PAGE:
Warren: Yeah, I think that when I got out of the Army, I went back to my little town in Connecticut, and it just like - it just didn’t work. I had everything laid out. I was going to go into New York, be a businessman - just didn’t feel right. I was lost, and I knew it. So I just got in my little Volkswagen and drove out to San Francisco like so many other people did, and the atmosphere there was just electrically charged and open. It was kind of like “Do what you like…” I think that was a refrain in one of the popular songs at that time: “Do what you like. If it feels good, do it.”
Golden Gate Park in San Francisco was a hotbed for Jefferson Airplane, Grateful Dead-played music. We had Hare Krishna groups roaming through the park. Drugs were prevalent. There was a permission to kind of, like, you know, be what you want to be, do what you want to do. And I didn’t really go to any extremes when I first got out there. What I did really was I read a lot of psychology books, which is the way a lot of us get started in the New Age. “Who am I? What am I doing here?” We read psychology books. I remember reading Siddhartha, Hermann Hesse, and then gradually, I just knew that I needed to work more closely with people, and I volunteered for Traveler’s Aid down at the Greyhound bus station. And I worked, you know, helping people that were kind of stuck in the bus station with different situations. I had social workers over me that took the more extreme cases, and that was, you know, really my first introduction to a lot of the real street scene of drugs. On Market Street there’s all sorts of drugs being sold in and out of the bus station; people tripping, having bad trips - we saw some of those people. Again, I wasn’t getting involved spiritually at that time, but there was just so much going on. And as I started working at social services for the city of San Francisco, we would have workshops like on transcendental meditation. We actually had a guy come over at our lunchtime and talk about TM, which was really coming in. As you mentioned, Maharishi Mahesh Yogi from India…that’s what Oprah’s been teaching. She went out to Iowa where the Maharishi Mahesh Yogi has a university. There were Scientologists on street corners taking surveys. We would sometimes go to Glide Church, which was sort of a transitional church that sort of purportedly was Methodist and Christian, but was really an entry point into the New Age thinking.
I remember after John Lennon was shot, I went there with some friends, and we all held hands and basically sang “Let It Be.” And everything just kind of felt good, just like the old Simon and Garfunkel song, you know, “Feeling groovy,” walking down the cobblestone. And everything was just kind of moving in a really kind of positive direction, and the whole milieu…
I remember when I rented an apartment, and when I came back from graduate school with my social work degree, I got an apartment, and the guy who rented it to me was a lawyer, and he said, “Hey,” he says, “would you like to come over to Muktananda’s ashram with me over in Oakland? He’s a great yoga master.”
And I went, “Mm, I don’t really want to, but I guess I will.” And I went over, and all of a sudden I’m sitting there with Swami Baba Muktananda, one of the more powerful gurus coming out of India, and he’s walking around, bopping people on the head with a peacock feather, and they’re going into altered states. So all this was taking place. Just so many different things coming at you. It was sort of like a whole milieu, a whole kind of peer - subtle peer pressure. You walk down the street and you hear George Harrison singing, “Hallelujah, hallelujah, Hare Krishna, Hare Krishna.” I mean…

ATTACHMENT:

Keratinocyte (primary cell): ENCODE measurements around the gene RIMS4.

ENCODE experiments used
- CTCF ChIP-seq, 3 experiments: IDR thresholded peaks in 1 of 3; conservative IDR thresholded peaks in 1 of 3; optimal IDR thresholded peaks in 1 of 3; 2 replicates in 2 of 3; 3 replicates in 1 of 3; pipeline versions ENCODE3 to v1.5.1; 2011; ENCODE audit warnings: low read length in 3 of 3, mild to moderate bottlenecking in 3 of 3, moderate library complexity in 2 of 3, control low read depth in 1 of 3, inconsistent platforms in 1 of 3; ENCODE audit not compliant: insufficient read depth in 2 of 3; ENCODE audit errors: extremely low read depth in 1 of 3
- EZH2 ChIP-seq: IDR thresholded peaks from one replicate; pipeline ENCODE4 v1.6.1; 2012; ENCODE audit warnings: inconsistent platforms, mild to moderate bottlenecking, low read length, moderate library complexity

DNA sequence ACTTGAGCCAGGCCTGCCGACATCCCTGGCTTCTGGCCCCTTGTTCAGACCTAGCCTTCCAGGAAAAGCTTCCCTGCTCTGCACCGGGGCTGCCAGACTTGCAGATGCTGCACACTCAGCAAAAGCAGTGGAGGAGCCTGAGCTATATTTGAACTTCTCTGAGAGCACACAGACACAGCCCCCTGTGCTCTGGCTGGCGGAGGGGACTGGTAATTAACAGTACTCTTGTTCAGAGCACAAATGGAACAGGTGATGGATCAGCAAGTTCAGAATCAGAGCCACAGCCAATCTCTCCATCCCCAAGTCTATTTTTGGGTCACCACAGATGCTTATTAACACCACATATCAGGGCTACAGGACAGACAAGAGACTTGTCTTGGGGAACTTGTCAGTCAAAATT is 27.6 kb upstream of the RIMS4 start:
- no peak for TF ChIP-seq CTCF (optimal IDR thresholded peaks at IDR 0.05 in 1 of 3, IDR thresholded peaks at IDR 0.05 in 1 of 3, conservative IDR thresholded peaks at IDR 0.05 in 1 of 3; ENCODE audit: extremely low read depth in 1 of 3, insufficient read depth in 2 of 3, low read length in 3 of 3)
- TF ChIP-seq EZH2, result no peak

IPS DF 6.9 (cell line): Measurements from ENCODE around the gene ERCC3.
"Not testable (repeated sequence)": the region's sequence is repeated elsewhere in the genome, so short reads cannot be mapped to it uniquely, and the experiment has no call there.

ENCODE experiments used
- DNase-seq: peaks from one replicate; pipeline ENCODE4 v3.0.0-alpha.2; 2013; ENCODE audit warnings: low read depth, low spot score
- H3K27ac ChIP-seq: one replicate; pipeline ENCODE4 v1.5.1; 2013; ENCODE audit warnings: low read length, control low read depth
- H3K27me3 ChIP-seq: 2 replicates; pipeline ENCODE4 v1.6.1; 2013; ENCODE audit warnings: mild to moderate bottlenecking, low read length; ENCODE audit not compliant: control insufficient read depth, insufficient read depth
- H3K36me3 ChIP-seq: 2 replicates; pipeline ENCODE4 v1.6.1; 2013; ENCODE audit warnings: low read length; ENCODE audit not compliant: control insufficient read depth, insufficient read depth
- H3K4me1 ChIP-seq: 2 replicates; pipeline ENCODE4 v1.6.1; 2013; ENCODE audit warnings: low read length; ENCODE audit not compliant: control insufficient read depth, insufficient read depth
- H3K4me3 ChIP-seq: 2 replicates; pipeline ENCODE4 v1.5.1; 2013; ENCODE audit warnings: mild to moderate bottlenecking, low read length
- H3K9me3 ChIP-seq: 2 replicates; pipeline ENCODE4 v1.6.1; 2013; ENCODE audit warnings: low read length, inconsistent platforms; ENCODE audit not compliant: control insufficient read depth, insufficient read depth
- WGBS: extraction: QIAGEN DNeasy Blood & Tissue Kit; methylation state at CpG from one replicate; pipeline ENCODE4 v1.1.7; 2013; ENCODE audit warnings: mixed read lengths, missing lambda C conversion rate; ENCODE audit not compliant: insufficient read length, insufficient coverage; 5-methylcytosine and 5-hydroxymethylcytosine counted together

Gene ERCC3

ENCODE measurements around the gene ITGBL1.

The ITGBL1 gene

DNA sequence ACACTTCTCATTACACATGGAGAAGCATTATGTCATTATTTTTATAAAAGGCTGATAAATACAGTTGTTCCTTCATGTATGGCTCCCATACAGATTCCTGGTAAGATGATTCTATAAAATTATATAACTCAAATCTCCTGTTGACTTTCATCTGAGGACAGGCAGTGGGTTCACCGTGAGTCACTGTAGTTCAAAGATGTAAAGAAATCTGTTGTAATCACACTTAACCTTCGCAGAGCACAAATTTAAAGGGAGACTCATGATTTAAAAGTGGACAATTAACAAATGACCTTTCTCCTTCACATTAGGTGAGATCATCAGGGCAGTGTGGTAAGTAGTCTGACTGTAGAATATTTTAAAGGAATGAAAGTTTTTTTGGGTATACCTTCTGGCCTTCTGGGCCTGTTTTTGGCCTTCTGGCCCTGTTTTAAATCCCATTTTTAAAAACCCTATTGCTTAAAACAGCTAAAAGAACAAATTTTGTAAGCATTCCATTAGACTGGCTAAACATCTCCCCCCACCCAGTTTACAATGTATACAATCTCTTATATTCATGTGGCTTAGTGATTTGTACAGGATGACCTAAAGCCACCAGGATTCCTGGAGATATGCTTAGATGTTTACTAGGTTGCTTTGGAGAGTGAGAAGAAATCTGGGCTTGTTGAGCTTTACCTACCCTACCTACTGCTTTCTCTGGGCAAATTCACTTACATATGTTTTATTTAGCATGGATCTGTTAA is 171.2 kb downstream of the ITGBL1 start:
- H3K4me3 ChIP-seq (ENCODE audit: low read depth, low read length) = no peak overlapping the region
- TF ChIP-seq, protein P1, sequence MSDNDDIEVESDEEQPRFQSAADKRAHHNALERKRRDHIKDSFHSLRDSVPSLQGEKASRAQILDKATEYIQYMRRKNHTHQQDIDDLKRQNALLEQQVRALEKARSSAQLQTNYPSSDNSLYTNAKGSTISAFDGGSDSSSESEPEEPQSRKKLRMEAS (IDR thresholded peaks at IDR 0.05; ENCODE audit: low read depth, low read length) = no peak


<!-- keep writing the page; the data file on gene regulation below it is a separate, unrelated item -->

Tom: Mm-hmm. “My sweet Lord.”
Warren: “My sweet Lord,” yeah.
Warren: So it was an amazing time. There were peace protests going on in Golden Gate Park, and just…it was a very tumultuous time. The Vietnam War was coming to a head, it was…there was definitely a cultural influence to kind of be open, you know, be open to whatever. That was a big saying: “Whatever.”
Tom: Warren, for our part in this - when I say “our,” I’m talking about Dave Hunt and myself - as you know, we wrote a book back in the late ‘80s titled America: The Sorcerer’s New Apprentice, and it was subtitled The Rise of New Age Shamanism. In that book we wanted to inform Christians about the New Age movement and its roots in Eastern mysticism, and its connection with the Hindu gurus, shamanism, and sorcery. Now, let’s go over some of those things. Did you see the connection right away after you were drawn into the New Age movement with drugs in particular?
Warren: You know, really not a lot, because what I was doing, I was sort of off on the sideline a little bit. The Rajneesh group - I was with Bhagwan Shree Rajneesh followers, another infamous guru from India, and I really wasn’t that aware of drugs in that particular group, nor was I aware of it with the psychics that I was seeing. But I also knew from my social work job that there were a lot of people that had had mystical experiences, some of them not good, some of them terrible, some of them just almost traumatic. But like you said, we weren’t doing drugs, and I wasn’t really with people that were involved with drugs. I think that probably worked out that way because I really wasn’t involved myself. But I know that drugs had a tremendous influence on so many of the people that I knew, and the things that they were getting involved in. And, you know, I’m just thinking of - remember Don Juan, Carlos Castaneda’s books about the sorcerer down in…what was it, Mexico? And all the trips people would take, drug trips, and that’s where a lot of the LSD… Timothy Leary I remember came to the University of Pennsylvania when I was there. Couldn’t believe it! I mean, here’s a big college auditorium, and Tim Leary just had a free - you know, to go at it and just tell us all about how great LSD was!
Tom: Well, he was a Harvard guy. [laughs]